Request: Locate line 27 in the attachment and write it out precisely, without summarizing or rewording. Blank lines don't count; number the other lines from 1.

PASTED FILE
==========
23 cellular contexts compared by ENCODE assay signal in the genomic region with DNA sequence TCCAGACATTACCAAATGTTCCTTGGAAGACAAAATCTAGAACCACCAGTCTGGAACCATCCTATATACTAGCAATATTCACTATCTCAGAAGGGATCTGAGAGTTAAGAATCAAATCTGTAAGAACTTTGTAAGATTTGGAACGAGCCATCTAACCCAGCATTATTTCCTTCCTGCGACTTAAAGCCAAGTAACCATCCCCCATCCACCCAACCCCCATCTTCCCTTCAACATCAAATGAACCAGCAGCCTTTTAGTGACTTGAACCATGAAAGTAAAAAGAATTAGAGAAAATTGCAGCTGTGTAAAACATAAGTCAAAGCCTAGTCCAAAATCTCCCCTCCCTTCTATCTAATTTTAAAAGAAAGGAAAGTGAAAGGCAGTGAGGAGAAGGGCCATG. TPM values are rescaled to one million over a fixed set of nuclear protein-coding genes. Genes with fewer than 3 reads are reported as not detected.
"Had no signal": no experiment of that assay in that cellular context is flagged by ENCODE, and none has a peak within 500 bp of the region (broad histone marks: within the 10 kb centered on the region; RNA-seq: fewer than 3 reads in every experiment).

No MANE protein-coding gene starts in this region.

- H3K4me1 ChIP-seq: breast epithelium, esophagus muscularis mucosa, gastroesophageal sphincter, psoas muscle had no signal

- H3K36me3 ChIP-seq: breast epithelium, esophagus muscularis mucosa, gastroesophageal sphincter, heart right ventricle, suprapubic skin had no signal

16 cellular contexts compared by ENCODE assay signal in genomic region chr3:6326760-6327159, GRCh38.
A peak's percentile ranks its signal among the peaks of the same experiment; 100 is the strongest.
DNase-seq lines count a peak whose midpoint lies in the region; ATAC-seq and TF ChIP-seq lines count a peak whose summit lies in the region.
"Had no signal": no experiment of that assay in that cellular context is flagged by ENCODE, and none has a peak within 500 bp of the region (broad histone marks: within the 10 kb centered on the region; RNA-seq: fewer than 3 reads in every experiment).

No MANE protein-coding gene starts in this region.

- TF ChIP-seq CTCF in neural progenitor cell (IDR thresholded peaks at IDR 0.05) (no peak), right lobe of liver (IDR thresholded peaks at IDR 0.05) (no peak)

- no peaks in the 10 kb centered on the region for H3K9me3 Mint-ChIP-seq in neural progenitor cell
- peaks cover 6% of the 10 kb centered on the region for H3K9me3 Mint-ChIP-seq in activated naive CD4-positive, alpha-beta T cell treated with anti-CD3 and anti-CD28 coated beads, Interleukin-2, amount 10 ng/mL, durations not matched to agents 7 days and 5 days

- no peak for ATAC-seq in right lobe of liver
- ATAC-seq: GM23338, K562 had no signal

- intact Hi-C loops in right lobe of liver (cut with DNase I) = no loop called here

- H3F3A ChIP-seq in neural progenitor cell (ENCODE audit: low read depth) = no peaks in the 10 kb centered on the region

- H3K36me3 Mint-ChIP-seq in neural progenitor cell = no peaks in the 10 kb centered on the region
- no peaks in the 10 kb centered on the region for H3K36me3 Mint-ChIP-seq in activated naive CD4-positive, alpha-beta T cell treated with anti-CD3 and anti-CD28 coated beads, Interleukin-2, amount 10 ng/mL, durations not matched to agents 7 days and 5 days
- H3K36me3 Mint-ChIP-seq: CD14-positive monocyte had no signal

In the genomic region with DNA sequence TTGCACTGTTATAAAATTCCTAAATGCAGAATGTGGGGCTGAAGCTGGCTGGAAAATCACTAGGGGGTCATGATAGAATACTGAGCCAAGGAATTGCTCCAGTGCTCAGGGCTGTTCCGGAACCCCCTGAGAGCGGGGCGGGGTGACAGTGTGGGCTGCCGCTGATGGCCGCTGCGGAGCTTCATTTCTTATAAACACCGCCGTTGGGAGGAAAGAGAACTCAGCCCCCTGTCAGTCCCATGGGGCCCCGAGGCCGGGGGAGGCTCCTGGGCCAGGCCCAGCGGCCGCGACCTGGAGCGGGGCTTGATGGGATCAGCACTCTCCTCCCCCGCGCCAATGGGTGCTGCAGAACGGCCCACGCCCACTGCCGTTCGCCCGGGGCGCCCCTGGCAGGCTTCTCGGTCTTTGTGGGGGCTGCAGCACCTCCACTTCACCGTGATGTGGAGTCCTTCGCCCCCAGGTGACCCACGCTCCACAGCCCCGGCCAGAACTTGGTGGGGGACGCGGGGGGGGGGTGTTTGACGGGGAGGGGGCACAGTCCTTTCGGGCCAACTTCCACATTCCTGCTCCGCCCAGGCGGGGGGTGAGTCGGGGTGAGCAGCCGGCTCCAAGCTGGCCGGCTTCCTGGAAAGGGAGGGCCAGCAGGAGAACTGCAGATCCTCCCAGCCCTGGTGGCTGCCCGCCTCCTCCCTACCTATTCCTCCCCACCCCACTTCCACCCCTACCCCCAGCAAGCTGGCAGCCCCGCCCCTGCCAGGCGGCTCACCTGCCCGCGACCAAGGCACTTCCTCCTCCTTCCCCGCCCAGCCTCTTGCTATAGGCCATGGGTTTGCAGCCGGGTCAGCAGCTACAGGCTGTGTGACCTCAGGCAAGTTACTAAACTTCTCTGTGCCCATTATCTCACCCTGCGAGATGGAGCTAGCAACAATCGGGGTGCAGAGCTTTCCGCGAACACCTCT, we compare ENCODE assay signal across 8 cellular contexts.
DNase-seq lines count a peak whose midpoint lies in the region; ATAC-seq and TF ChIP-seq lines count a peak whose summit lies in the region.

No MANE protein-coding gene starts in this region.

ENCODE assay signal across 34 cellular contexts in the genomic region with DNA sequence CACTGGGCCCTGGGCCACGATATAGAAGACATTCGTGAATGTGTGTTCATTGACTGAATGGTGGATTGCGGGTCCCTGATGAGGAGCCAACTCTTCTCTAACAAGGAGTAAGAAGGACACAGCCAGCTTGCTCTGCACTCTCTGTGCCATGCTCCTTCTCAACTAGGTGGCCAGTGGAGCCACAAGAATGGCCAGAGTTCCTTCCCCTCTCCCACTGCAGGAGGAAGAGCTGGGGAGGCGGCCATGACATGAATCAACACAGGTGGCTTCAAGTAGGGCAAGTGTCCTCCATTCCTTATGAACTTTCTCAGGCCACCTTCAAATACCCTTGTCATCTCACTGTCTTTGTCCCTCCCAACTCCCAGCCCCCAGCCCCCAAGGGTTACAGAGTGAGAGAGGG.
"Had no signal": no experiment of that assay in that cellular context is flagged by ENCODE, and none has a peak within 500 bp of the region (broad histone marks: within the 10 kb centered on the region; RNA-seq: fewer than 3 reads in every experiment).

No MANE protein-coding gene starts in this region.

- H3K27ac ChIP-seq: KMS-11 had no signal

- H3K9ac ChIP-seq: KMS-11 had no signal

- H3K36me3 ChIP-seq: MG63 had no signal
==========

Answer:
- H3K27ac ChIP-seq: KMS-11 had no signal